Episode 29: Marin Hann

DisTopia Podcast’s special series My Dearest Friends Project continues with a conversation with Disabled psychotherapist Marin Hann.

Interview Date | April 2, 2020

JILL: Welcome to the DisTopia podcast, where we look at disability from the inside out. [peaceful music fades in] My name is Jill Vyn, and I’m the cohost of this podcast with my friend and colleague, Chris Smit. 

What you are listening to now is the first of two interrelated components of our My Dearest Friends project, both of which have been generously underwritten by the Ford Foundation. The My Dearest Friends podcast, which is produced by DisTopia, is a series of recorded conversations with disabled people about their individual experiences with the COVID-19 pandemic, and the personal, cultural, and political alterations it has triggered. These informal conversations give our guests the opportunity to share personal experiences of sheltering in place and to engage in conversations around deeper questions raised about the value of disabled people, the core values of the disability culture, as well as our hopes, fears, and strategies for living an authentic and pride-filled disabled life.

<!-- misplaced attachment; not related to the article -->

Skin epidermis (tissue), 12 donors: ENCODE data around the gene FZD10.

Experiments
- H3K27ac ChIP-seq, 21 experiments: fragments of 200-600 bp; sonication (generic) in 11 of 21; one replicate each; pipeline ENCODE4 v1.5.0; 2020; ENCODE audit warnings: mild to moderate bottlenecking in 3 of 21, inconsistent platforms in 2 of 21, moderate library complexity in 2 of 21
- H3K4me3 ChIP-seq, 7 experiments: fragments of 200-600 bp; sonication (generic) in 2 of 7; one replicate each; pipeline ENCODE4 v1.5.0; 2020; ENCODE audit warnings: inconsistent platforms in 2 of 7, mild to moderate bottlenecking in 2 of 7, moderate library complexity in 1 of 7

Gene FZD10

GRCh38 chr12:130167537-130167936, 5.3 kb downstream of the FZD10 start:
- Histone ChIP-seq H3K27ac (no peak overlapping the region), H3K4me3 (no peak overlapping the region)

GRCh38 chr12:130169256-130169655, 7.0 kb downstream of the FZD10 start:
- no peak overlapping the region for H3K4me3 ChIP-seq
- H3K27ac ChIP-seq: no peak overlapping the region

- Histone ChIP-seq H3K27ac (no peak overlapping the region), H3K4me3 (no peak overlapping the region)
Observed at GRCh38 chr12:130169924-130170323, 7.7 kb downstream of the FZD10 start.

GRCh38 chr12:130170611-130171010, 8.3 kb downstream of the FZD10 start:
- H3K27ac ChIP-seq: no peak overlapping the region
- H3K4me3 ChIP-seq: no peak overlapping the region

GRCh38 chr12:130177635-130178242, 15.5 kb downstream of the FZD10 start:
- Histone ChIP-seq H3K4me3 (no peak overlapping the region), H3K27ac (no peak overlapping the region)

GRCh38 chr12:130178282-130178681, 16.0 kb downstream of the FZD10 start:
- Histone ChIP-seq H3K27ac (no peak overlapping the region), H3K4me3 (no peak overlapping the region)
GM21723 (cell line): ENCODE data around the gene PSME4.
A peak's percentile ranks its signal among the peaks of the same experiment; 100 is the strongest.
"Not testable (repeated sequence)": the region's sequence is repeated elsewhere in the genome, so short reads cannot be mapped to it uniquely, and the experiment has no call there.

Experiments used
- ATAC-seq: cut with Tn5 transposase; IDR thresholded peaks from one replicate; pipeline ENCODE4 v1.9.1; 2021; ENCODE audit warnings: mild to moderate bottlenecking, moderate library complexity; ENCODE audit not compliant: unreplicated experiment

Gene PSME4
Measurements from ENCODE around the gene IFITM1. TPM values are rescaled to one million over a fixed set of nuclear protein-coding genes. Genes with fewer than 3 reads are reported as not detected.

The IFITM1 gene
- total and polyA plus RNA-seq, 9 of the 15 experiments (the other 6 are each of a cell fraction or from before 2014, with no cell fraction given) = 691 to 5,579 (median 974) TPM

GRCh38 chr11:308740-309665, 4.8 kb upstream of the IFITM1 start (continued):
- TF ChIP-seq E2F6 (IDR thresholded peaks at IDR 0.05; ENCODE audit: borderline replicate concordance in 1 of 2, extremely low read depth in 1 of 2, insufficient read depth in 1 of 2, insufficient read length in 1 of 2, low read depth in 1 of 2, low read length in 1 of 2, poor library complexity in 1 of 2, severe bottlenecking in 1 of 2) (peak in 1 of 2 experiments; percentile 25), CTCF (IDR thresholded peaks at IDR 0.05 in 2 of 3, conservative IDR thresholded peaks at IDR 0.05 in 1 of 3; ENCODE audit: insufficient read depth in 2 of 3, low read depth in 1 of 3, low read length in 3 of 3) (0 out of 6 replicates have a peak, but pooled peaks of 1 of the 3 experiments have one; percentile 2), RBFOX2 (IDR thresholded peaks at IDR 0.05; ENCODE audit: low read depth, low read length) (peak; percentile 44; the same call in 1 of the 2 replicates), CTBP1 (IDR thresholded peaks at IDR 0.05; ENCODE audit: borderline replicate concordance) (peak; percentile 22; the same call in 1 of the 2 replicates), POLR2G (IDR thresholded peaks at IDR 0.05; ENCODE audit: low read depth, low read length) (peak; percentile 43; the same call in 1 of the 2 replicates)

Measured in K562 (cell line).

The second component of the My Dearest Friends project is created in partnership with disabled artist Oaklee Thiele, who is creating black and white illustrations that represent our collective response to our new and uncertain realities as a disabled community. Designed as an open invitation to the disabled community around the world, we invite all of you to participate. More information can be found on Instagram @MyDearestFriendsProject, Facebook, and on our website, DisArtNow.org.